You know me. I have been curious about Japanese whiskey for a long time, but I finally had the chance to try it the way that it was meant to be tried just last week. I went to my favorite whiskey bar, and instead of going for my old favorite (a Bruichladdich from the year I was born, if you’re looking to buy me a drink–and please, don’t ask the year I was born), I saw the Toki sitting out on the shelf, looking lonesome.

“That’s what I want,” I told the bartender.

“Are you sure?” she asked. And at the time, I thought she might be saying this because she didn’t like the Toki. But she explained later on that fans of Scottish whiskey (like myself) sometimes struggle with the complexities of Japanese whiskey.

But I was feeling adventurous. “Heck yes!” I said.

“Well, if you’re going to try it, I’m going to need to make it the way it’s supposed to be drank. That cool?”

“Sure is,” I said. And what I saw next amazed me.

I’m a whiskey-on-the-rocks kind of gal. I like big rocks, of course. And usually when I try a whiskey for the first time, I like it neat so I can get the full depth of the flavor without any dilution. But Sara really worked some voodoo magic for me to get the Toki the way it was supposed to be.

Apparently, the Suntory Toki is meant to be as cold as possible. She put in ice, then whiskey, then even MORE ice to replace what was displaced by the whiskey’s warmth. Then, she added just a touch of sparkling water and a twist of skin off a fresh lemon.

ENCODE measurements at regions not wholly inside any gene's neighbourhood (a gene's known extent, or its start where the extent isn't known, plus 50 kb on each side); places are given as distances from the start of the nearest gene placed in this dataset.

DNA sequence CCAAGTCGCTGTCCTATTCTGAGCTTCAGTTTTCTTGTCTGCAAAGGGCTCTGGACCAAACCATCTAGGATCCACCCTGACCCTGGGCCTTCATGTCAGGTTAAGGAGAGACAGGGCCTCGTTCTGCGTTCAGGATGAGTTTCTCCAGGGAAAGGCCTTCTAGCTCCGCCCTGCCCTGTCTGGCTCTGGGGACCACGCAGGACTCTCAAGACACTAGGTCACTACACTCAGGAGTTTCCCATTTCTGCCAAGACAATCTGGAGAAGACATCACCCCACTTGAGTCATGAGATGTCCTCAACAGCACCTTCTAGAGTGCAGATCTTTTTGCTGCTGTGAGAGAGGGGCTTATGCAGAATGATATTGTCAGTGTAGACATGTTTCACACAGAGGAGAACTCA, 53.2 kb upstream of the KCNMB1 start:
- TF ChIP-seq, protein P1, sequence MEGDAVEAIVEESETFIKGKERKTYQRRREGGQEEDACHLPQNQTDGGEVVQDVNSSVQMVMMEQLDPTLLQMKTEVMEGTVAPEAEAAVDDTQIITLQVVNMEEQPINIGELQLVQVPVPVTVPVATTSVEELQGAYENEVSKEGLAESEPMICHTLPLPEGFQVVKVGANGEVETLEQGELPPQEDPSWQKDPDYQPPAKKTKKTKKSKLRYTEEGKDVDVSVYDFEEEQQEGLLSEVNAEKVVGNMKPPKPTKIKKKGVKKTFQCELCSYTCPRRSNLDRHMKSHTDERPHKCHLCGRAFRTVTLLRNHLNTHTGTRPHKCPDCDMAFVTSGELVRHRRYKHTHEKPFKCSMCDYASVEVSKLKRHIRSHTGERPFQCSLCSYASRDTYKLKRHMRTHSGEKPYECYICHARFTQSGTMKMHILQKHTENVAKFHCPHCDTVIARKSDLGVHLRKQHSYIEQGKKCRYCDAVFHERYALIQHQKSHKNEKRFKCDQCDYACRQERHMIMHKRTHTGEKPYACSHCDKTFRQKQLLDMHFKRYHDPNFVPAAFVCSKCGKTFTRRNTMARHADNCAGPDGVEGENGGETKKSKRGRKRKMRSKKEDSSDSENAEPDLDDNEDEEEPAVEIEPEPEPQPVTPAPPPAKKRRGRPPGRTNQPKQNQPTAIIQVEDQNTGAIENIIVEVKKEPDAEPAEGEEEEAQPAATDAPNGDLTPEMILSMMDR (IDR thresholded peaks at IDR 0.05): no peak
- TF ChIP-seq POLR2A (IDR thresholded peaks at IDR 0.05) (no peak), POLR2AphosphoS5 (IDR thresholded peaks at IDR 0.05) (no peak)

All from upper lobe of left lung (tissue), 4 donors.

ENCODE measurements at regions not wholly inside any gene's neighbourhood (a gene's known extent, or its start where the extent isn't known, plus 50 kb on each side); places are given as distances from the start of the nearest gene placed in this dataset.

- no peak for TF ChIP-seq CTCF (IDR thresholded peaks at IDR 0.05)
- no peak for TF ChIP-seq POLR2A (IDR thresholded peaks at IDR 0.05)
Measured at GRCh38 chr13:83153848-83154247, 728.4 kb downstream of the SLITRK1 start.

To be honest, I was a little intimidated. And I don’t typically get intimidated by alcohol.

“That felt a little bit like a Japanese tea ceremony,” I said, with an awkward shrug like I know anything at all about Japanese tea ceremonies.

“I actually read about it on Suntory’s website,” Sara said. “Before, we were just serving it neat and while it’s good, it wasn’t getting a lot of notice that way. I think this way brings out the fruitiness much better.”

Fruitiness? For a whiskey? Yeah, I was a little confused. As an American, I’m pretty used to people talking about whiskey in terms of smokiness or peatiness. But not fruitiness.

And yet when I took that first sip of the Toki, I knew EXACTLY what she meant. It IS fruity. There was a general green-ness to it– at first I thought, ‘pear,’ or even, ‘kiwi.’ But I finally settled on Granny Smith apple and green grapes. It’s a careful sweetness, with just a little bit of a tart bite right at the end. I don’t think my tongue could have found the bite quite the same without the chill from the ice and the sparkling water to guide me. It’s the kind of tartness that gets your tongue excited even before it passes your lips.

Looking on the Suntory website, I found that what Sara actually served me was a Toki Highball– a cocktail favored by whiskey-drinkers in post-WWII Japan because it paired well with Japanese cuisine. I could see that. It has the same gentle flavor as cucumber water or aloe juice– popular non-alcoholic drinks in Japan. I could see pairing it with a sushi meal for a lighter, sweeter alternative to sake.